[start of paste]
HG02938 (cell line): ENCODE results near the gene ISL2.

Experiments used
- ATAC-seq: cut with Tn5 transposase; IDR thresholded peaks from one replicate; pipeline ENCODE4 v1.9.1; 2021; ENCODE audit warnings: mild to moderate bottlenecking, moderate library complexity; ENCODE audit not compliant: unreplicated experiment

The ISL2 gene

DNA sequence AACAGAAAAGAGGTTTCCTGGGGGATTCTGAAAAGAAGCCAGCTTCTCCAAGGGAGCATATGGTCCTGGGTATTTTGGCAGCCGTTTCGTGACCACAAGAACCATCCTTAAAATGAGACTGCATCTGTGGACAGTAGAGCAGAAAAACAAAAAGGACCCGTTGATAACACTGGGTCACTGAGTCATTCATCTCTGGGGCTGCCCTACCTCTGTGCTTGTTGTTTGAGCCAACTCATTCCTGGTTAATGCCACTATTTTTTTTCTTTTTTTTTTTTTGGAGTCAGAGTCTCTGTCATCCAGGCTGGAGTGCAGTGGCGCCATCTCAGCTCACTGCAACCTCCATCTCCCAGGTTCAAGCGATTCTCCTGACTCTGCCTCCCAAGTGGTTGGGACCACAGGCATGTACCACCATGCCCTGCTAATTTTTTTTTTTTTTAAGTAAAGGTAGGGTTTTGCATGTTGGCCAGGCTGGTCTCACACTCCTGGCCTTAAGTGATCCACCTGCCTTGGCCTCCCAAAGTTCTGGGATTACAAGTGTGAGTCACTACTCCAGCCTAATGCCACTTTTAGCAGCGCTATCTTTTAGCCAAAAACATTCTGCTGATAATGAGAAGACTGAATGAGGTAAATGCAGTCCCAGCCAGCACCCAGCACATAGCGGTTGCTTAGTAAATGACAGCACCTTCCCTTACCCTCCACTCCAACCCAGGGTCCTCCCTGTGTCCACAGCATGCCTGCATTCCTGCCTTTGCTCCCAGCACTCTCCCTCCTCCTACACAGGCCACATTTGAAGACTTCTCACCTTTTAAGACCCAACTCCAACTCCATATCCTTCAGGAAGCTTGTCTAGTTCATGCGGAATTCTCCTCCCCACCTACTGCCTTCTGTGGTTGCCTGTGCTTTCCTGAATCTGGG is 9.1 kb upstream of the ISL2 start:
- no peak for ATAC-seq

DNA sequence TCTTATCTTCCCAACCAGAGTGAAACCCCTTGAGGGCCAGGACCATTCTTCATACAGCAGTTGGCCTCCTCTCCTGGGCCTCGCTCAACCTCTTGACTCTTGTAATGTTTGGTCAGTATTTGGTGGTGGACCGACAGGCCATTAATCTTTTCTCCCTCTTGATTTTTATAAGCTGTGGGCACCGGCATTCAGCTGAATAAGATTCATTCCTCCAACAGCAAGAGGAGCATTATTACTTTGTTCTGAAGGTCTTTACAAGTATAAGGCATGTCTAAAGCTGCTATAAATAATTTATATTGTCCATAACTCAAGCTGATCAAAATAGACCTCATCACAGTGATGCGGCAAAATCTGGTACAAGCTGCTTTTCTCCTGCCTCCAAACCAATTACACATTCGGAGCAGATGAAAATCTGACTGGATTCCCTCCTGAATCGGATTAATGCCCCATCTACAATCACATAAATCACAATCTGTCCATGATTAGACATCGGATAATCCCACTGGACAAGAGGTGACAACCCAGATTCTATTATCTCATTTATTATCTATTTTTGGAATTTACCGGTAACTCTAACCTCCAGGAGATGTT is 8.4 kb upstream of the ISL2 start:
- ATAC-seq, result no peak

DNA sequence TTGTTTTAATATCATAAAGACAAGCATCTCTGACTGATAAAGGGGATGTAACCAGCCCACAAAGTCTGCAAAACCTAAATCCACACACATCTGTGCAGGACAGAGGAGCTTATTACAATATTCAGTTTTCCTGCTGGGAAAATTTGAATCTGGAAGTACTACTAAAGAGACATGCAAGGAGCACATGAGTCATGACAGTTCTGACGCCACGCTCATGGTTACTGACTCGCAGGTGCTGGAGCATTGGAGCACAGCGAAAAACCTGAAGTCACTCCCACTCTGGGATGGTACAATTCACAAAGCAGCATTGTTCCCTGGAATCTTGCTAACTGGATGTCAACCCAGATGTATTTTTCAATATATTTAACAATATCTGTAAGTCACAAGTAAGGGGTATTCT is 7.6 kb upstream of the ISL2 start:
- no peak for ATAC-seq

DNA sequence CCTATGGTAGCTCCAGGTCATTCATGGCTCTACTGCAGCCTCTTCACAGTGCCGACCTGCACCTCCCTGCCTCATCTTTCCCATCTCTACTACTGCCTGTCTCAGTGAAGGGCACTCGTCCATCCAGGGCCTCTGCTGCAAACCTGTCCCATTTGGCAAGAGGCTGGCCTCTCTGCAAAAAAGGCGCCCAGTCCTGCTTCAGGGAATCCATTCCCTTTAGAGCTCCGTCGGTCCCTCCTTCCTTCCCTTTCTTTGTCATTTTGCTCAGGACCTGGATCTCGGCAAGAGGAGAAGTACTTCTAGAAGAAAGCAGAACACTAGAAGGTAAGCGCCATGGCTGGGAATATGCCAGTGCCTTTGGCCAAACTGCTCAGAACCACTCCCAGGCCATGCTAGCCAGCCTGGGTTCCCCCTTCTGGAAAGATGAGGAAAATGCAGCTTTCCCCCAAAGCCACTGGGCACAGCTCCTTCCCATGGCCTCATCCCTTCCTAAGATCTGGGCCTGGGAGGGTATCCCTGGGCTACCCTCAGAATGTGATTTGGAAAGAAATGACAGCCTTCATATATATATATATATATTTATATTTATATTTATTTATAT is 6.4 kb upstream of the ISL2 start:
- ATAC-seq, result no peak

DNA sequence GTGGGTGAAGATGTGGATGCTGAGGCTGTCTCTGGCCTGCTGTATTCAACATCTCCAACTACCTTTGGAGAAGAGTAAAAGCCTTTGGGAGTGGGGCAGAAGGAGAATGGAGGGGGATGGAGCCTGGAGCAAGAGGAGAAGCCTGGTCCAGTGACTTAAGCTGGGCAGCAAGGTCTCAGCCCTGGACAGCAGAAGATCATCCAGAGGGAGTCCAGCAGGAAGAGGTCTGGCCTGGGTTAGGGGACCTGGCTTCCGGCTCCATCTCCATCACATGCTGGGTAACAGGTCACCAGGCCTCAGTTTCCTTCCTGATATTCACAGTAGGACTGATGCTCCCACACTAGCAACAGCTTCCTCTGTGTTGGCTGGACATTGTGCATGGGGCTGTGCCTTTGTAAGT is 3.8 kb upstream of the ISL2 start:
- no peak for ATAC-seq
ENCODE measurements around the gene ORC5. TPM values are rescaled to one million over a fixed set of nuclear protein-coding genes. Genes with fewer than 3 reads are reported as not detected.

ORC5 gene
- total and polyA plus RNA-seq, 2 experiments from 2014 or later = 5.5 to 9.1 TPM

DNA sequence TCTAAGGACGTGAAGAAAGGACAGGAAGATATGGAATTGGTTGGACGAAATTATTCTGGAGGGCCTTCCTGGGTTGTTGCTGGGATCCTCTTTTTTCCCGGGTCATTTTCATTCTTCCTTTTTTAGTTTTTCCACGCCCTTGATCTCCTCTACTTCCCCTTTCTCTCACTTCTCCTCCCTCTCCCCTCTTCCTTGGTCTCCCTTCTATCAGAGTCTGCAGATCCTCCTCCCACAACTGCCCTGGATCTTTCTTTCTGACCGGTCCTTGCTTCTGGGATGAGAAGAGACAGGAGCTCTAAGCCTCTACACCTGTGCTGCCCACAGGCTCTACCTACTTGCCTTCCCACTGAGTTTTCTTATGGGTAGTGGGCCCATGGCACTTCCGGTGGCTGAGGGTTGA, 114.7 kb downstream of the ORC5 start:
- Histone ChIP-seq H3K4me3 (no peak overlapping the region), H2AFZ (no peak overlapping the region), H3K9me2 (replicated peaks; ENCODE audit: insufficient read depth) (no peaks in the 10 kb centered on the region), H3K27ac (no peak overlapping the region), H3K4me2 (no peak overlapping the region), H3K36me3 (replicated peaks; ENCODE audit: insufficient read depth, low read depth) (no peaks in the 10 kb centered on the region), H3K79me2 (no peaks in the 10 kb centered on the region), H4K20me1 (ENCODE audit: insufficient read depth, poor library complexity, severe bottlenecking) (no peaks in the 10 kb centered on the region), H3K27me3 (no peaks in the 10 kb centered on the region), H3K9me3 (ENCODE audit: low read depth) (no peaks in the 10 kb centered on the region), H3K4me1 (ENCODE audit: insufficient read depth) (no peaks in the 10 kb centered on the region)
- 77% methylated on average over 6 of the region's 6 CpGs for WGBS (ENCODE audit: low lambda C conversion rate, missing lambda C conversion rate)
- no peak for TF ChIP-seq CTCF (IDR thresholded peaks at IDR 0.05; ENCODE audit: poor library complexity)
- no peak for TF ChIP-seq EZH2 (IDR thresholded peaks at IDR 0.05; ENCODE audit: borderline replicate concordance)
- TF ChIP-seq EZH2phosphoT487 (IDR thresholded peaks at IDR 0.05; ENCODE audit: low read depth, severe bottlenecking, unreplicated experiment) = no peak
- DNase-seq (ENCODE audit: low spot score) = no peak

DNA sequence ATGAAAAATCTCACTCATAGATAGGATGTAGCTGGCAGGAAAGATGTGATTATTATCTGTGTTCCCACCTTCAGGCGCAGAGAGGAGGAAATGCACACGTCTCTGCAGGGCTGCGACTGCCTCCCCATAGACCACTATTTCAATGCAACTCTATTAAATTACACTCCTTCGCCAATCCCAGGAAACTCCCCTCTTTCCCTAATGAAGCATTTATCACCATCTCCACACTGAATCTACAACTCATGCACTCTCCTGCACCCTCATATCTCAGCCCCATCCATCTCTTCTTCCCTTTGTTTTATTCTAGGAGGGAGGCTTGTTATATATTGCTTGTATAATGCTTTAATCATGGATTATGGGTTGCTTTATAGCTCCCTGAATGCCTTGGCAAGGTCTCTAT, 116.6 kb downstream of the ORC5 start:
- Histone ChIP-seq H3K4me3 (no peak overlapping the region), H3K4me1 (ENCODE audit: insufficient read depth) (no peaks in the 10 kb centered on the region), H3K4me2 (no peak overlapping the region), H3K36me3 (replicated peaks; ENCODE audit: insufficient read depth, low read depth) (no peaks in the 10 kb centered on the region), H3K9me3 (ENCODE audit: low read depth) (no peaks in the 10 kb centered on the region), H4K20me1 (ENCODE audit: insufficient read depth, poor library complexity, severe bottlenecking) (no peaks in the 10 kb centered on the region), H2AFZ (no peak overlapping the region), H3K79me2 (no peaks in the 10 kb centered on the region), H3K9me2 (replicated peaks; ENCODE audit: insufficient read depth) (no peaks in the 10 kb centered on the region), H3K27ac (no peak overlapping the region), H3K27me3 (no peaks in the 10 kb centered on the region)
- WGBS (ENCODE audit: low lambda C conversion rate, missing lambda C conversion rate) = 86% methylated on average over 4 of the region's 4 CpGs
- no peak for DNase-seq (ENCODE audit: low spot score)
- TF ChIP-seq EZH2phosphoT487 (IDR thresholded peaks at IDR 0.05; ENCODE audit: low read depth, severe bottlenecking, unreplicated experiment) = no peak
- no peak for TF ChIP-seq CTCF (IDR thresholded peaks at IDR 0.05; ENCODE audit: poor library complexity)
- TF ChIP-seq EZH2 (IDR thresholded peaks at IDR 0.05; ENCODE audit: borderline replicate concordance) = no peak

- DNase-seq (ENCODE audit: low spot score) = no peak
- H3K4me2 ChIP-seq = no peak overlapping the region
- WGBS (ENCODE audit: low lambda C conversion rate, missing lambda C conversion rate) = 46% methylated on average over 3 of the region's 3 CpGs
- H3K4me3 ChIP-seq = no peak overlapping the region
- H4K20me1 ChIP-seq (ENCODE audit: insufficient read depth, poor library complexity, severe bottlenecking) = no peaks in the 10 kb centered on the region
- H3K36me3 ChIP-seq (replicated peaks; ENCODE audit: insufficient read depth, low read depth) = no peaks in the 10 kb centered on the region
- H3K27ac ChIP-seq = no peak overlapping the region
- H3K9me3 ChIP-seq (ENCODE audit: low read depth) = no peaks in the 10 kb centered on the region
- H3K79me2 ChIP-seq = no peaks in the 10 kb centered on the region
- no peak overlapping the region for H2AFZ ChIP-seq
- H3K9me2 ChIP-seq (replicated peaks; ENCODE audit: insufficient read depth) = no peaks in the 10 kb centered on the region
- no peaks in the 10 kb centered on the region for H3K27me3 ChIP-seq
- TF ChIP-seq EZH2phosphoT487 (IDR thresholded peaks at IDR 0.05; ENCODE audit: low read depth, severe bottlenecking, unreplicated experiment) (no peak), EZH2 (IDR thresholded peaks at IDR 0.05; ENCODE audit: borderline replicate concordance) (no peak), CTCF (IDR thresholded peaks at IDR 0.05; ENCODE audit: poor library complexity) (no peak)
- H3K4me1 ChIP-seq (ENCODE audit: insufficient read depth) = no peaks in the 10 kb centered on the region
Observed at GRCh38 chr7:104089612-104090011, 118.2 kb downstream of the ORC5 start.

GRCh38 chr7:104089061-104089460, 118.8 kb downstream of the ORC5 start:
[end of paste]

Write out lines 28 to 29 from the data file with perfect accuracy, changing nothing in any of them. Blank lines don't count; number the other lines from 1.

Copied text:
- no peak for DNase-seq (ENCODE audit: low spot score)
- TF ChIP-seq EZH2phosphoT487 (IDR thresholded peaks at IDR 0.05; ENCODE audit: low read depth, severe bottlenecking, unreplicated experiment) = no peak